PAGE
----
On the underbirded, super birdy route between San Ramon and La Fortuna, one of the many sites of interest is the Bosque Nuboso El Cocora Hummingbird and Butterfly Garden. It’s just a 20 minute ride from San Ramon to this sweet little site and even a short visit is well worth the $6 entrance fee. I visited a few days ago while guiding a client in the area and it turned out to be a fitting end to a morning of near non-stop bird action on the road to Manuel Brenes (that mixed flock madness merits its own account!).
I was happy to see that this little ecotourist attraction had invested in its infrastructure and built a small cafe and improved the hummingbird feeding area. The cafe serves typical Costa Rican food at fair prices and is a great place to have a coffee while watching Swallow-tailed Kites do their aerial ballet. As for the hummingbirds, I suspect that the number of species varies over the course of the year but you can always be guaranteed a fantastic frenzy of those little feathered dynamos. On that most recent visit, our most abundant hummingbird was the endemic Coppery-headed Emerald. They looked like white-tailed bugs as they went crazy with the feeders.
Male Coppery-headed Emerald.
There were a few Rufous-tailed Hummingbirds, one of which guarded a lone feeder.
Stay away from my sugar water!
Beautiful Violet-crowned Woodnymphs were pretty common too.
A couple of big Violet Sabrewings salso howed up to cause some purple havoc, male and female Purple-throated Mountain-Gems were nice to see and the excellent lighting turned the Green-crowned Brilliants into flying, glittering emeralds. A surprise Steely-vented Hummingbird also showed up and after a long wait, a female White-bellied Mountain-gem made her appearance for our final and eight hummingbird species. I was surprised that we only saw one as this uncommon near endemic has been one of the most frequent hummingbirds on past visits. Given the number of hummingbirds that were zipping around, we could have easily missed something else as other days have also seen such species as Green Thorntail, Brown Violetear, and Violet-headed Hummingbird.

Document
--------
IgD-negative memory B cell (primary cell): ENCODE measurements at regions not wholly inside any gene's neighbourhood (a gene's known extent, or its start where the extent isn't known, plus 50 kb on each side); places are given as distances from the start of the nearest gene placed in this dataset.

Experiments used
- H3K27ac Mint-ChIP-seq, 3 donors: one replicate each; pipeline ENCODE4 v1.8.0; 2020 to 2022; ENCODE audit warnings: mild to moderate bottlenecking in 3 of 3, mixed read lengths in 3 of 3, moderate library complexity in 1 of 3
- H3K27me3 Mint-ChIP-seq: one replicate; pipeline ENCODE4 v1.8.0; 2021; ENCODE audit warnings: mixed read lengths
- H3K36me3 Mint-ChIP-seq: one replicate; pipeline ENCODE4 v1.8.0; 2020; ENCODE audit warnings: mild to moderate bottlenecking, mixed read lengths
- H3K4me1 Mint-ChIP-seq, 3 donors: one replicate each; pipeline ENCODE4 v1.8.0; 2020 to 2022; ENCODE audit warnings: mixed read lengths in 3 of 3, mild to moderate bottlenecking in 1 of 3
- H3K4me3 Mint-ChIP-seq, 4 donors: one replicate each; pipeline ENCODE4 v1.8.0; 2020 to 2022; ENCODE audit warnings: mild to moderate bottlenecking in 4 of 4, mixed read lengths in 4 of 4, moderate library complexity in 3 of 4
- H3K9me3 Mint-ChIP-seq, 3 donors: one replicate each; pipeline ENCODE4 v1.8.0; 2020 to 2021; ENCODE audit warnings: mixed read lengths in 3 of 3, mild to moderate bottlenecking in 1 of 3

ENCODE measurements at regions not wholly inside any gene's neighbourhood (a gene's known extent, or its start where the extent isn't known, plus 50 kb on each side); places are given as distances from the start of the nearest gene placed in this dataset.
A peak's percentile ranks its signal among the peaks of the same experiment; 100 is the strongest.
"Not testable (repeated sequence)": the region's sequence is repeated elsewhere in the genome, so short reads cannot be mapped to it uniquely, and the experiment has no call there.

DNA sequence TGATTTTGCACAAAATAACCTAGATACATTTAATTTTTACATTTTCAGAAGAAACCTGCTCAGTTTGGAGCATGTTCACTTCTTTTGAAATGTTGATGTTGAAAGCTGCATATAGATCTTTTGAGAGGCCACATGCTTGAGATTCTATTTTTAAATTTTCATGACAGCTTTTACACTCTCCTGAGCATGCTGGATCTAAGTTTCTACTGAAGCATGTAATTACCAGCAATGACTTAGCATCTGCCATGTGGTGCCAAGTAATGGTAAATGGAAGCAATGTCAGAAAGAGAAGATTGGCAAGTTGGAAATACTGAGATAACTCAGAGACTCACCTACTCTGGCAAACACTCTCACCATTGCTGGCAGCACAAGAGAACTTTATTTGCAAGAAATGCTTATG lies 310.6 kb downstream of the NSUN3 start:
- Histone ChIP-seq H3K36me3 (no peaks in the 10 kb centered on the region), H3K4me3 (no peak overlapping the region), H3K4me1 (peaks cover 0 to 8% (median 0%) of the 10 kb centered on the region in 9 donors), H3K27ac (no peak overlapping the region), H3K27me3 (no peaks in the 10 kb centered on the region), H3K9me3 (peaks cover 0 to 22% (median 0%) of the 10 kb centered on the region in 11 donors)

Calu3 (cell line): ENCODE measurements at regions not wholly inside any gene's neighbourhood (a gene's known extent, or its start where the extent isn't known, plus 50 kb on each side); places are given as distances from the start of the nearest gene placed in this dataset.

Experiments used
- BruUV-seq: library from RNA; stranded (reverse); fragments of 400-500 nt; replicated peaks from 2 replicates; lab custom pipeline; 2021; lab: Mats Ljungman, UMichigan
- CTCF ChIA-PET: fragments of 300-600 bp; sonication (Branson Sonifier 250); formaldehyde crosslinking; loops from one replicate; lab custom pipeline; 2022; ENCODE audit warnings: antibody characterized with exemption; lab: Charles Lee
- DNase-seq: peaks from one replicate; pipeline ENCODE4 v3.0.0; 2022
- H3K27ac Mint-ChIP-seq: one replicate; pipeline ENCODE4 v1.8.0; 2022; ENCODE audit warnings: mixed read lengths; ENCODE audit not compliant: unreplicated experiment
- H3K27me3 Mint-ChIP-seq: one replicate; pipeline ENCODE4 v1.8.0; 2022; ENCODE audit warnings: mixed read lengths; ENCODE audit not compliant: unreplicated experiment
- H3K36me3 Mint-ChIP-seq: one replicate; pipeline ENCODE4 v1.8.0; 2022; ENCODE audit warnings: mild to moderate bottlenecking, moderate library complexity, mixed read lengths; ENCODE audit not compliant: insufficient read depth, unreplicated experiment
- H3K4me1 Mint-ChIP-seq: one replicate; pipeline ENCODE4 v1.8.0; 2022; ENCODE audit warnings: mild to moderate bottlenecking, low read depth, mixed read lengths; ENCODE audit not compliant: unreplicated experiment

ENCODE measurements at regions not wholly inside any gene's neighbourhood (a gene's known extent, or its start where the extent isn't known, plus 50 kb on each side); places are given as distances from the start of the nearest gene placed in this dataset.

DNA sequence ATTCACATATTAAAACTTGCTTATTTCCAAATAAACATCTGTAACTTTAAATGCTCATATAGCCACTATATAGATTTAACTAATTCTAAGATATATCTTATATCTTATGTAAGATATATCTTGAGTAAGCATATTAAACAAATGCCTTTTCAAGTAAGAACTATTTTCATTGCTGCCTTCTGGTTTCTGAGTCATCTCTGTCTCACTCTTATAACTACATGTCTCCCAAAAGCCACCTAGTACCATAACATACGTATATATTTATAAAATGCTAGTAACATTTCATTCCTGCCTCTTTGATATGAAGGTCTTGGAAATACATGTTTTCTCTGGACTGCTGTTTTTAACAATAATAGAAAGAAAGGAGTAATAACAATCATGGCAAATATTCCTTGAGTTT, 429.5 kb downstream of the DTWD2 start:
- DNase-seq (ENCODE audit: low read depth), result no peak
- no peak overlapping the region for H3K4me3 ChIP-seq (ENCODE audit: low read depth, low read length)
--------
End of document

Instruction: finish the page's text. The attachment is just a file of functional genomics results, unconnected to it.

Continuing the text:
In addition to the hummingbirds, this site has a short trail through a patch of middle elevation forest. Its brief 200 meter length is one of the big downsides to this place (the other being the 9 am opening time, 12 noon on Sundays) but it’s still worth a visit. Although the “width” of the forest isn’t much and is flanked by pasture, its old growth aspect and connection to more extensive forests away from the road create a wealth of possibilities. We saw little on the most recent visit but did hear Black-faced Solitaire, Black-headed Nightingale-Thrush, and Slaty-backed Nightingale-Thrush and saw Tawny-capped Euphonia and Slate-throated Redstart. In the past, I have seen goodies in there such as Rufous Motmot, Blue-and-gold Tanager, and Azure-hooded Jay. I wouldn’t be too surprised if it also harbored things like leaftossers or even Scaled Antpitta. It’s surely worth a careful look and might be worth it to hang out where the trail looks into the canopy until a mixed flock passes by or some cool ground bird pops into view.
Getting to El Cocora is also super easy. If driving, take the road towards La Fortuna from San Ramon. You will drive through a steep canyon right after leaving town, than pass through deforested areas that are frequently cloaked in fog. Not long after, you start to descend onto the Caribbean slope. Watch for signs to the place and look for it on the left (west) side of the road about 15-20 minutes out of San Ramon. It can also be reached by buses between San Ramon and La Tigra, San Lorenzo, and La Fortuna.